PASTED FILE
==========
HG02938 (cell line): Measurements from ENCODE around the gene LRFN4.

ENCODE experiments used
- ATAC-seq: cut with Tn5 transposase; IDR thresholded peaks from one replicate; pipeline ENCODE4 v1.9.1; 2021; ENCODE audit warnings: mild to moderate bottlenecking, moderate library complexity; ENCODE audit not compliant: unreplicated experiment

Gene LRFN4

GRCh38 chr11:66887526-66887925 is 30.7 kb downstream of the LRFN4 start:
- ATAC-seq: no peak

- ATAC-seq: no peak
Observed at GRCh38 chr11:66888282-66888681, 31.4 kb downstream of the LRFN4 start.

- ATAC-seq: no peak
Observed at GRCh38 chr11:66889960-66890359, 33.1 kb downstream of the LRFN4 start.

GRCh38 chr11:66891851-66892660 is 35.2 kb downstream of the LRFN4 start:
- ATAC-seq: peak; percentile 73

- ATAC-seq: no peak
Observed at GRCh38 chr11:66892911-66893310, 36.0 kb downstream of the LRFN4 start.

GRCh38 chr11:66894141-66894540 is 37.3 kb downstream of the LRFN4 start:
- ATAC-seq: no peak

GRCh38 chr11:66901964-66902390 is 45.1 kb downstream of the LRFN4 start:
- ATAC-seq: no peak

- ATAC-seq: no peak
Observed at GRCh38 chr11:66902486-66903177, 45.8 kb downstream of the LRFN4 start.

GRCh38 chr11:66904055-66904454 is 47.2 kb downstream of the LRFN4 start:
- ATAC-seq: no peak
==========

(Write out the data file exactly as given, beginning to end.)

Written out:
HG02938 (cell line): Measurements from ENCODE around the gene LRFN4.

ENCODE experiments used
- ATAC-seq: cut with Tn5 transposase; IDR thresholded peaks from one replicate; pipeline ENCODE4 v1.9.1; 2021; ENCODE audit warnings: mild to moderate bottlenecking, moderate library complexity; ENCODE audit not compliant: unreplicated experiment

Gene LRFN4

GRCh38 chr11:66887526-66887925 is 30.7 kb downstream of the LRFN4 start:
- ATAC-seq: no peak

- ATAC-seq: no peak
Observed at GRCh38 chr11:66888282-66888681, 31.4 kb downstream of the LRFN4 start.

- ATAC-seq: no peak
Observed at GRCh38 chr11:66889960-66890359, 33.1 kb downstream of the LRFN4 start.

GRCh38 chr11:66891851-66892660 is 35.2 kb downstream of the LRFN4 start:
- ATAC-seq: peak; percentile 73

- ATAC-seq: no peak
Observed at GRCh38 chr11:66892911-66893310, 36.0 kb downstream of the LRFN4 start.

GRCh38 chr11:66894141-66894540 is 37.3 kb downstream of the LRFN4 start:
- ATAC-seq: no peak

GRCh38 chr11:66901964-66902390 is 45.1 kb downstream of the LRFN4 start:
- ATAC-seq: no peak

- ATAC-seq: no peak
Observed at GRCh38 chr11:66902486-66903177, 45.8 kb downstream of the LRFN4 start.

GRCh38 chr11:66904055-66904454 is 47.2 kb downstream of the LRFN4 start:
- ATAC-seq: no peak